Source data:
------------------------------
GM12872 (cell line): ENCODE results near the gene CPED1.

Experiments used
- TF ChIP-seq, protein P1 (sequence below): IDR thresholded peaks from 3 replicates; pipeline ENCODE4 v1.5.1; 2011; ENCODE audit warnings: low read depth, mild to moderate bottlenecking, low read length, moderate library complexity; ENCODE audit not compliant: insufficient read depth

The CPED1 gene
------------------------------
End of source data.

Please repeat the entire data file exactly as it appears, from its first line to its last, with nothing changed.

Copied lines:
GM12872 (cell line): ENCODE results near the gene CPED1.

Experiments used
- TF ChIP-seq, protein P1 (sequence below): IDR thresholded peaks from 3 replicates; pipeline ENCODE4 v1.5.1; 2011; ENCODE audit warnings: low read depth, mild to moderate bottlenecking, low read length, moderate library complexity; ENCODE audit not compliant: insufficient read depth

The CPED1 gene